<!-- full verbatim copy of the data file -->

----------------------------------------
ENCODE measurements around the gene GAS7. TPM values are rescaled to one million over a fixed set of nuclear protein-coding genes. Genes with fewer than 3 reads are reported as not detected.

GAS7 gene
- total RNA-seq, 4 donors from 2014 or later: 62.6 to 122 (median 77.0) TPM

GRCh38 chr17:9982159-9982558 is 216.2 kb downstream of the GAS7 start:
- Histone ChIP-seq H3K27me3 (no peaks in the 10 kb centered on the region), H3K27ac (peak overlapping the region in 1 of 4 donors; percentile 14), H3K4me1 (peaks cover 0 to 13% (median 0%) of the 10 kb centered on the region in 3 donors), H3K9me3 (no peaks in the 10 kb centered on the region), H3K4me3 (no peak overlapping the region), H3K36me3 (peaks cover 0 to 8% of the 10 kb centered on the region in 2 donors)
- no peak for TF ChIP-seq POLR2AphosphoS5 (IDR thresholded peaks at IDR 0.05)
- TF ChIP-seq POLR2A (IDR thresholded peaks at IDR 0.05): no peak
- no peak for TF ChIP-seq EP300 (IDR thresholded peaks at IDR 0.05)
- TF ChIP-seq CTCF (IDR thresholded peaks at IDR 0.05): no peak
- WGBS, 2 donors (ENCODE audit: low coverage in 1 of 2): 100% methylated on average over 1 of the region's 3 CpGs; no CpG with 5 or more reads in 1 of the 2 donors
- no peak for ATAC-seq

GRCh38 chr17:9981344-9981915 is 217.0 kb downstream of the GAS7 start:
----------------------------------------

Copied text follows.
ENCODE measurements around the gene GAS7. TPM values are rescaled to one million over a fixed set of nuclear protein-coding genes. Genes with fewer than 3 reads are reported as not detected.

GAS7 gene
- total RNA-seq, 4 donors from 2014 or later: 62.6 to 122 (median 77.0) TPM

GRCh38 chr17:9982159-9982558 is 216.2 kb downstream of the GAS7 start:
- Histone ChIP-seq H3K27me3 (no peaks in the 10 kb centered on the region), H3K27ac (peak overlapping the region in 1 of 4 donors; percentile 14), H3K4me1 (peaks cover 0 to 13% (median 0%) of the 10 kb centered on the region in 3 donors), H3K9me3 (no peaks in the 10 kb centered on the region), H3K4me3 (no peak overlapping the region), H3K36me3 (peaks cover 0 to 8% of the 10 kb centered on the region in 2 donors)
- no peak for TF ChIP-seq POLR2AphosphoS5 (IDR thresholded peaks at IDR 0.05)
- TF ChIP-seq POLR2A (IDR thresholded peaks at IDR 0.05): no peak
- no peak for TF ChIP-seq EP300 (IDR thresholded peaks at IDR 0.05)
- TF ChIP-seq CTCF (IDR thresholded peaks at IDR 0.05): no peak
- WGBS, 2 donors (ENCODE audit: low coverage in 1 of 2): 100% methylated on average over 1 of the region's 3 CpGs; no CpG with 5 or more reads in 1 of the 2 donors
- no peak for ATAC-seq

GRCh38 chr17:9981344-9981915 is 217.0 kb downstream of the GAS7 start: